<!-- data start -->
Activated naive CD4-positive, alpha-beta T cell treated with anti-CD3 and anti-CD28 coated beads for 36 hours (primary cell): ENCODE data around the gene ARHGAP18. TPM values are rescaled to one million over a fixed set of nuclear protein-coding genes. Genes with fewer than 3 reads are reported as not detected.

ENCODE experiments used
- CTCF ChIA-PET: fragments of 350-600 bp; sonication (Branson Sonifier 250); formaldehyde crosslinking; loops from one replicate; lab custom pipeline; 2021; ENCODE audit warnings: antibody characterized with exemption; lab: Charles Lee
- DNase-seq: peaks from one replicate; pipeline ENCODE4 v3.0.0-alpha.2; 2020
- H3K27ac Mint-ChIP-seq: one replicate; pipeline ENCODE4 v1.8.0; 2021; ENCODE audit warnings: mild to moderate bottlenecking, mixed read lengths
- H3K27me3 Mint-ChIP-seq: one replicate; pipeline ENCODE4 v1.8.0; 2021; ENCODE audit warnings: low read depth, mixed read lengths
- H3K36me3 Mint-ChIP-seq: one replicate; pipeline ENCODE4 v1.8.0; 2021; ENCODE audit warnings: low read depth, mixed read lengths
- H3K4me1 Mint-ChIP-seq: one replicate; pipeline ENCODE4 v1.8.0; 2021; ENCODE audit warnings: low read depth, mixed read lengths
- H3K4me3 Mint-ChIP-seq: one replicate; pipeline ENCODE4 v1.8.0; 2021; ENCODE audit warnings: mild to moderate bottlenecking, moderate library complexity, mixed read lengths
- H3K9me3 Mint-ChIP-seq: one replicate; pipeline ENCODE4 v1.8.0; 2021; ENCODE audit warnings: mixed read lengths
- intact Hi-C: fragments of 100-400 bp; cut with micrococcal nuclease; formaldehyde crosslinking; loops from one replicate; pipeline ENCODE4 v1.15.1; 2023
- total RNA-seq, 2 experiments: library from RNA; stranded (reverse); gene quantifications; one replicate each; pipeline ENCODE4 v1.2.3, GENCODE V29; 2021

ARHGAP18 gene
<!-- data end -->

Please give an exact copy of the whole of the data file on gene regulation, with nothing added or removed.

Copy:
Activated naive CD4-positive, alpha-beta T cell treated with anti-CD3 and anti-CD28 coated beads for 36 hours (primary cell): ENCODE data around the gene ARHGAP18. TPM values are rescaled to one million over a fixed set of nuclear protein-coding genes. Genes with fewer than 3 reads are reported as not detected.

ENCODE experiments used
- CTCF ChIA-PET: fragments of 350-600 bp; sonication (Branson Sonifier 250); formaldehyde crosslinking; loops from one replicate; lab custom pipeline; 2021; ENCODE audit warnings: antibody characterized with exemption; lab: Charles Lee
- DNase-seq: peaks from one replicate; pipeline ENCODE4 v3.0.0-alpha.2; 2020
- H3K27ac Mint-ChIP-seq: one replicate; pipeline ENCODE4 v1.8.0; 2021; ENCODE audit warnings: mild to moderate bottlenecking, mixed read lengths
- H3K27me3 Mint-ChIP-seq: one replicate; pipeline ENCODE4 v1.8.0; 2021; ENCODE audit warnings: low read depth, mixed read lengths
- H3K36me3 Mint-ChIP-seq: one replicate; pipeline ENCODE4 v1.8.0; 2021; ENCODE audit warnings: low read depth, mixed read lengths
- H3K4me1 Mint-ChIP-seq: one replicate; pipeline ENCODE4 v1.8.0; 2021; ENCODE audit warnings: low read depth, mixed read lengths
- H3K4me3 Mint-ChIP-seq: one replicate; pipeline ENCODE4 v1.8.0; 2021; ENCODE audit warnings: mild to moderate bottlenecking, moderate library complexity, mixed read lengths
- H3K9me3 Mint-ChIP-seq: one replicate; pipeline ENCODE4 v1.8.0; 2021; ENCODE audit warnings: mixed read lengths
- intact Hi-C: fragments of 100-400 bp; cut with micrococcal nuclease; formaldehyde crosslinking; loops from one replicate; pipeline ENCODE4 v1.15.1; 2023
- total RNA-seq, 2 experiments: library from RNA; stranded (reverse); gene quantifications; one replicate each; pipeline ENCODE4 v1.2.3, GENCODE V29; 2021

ARHGAP18 gene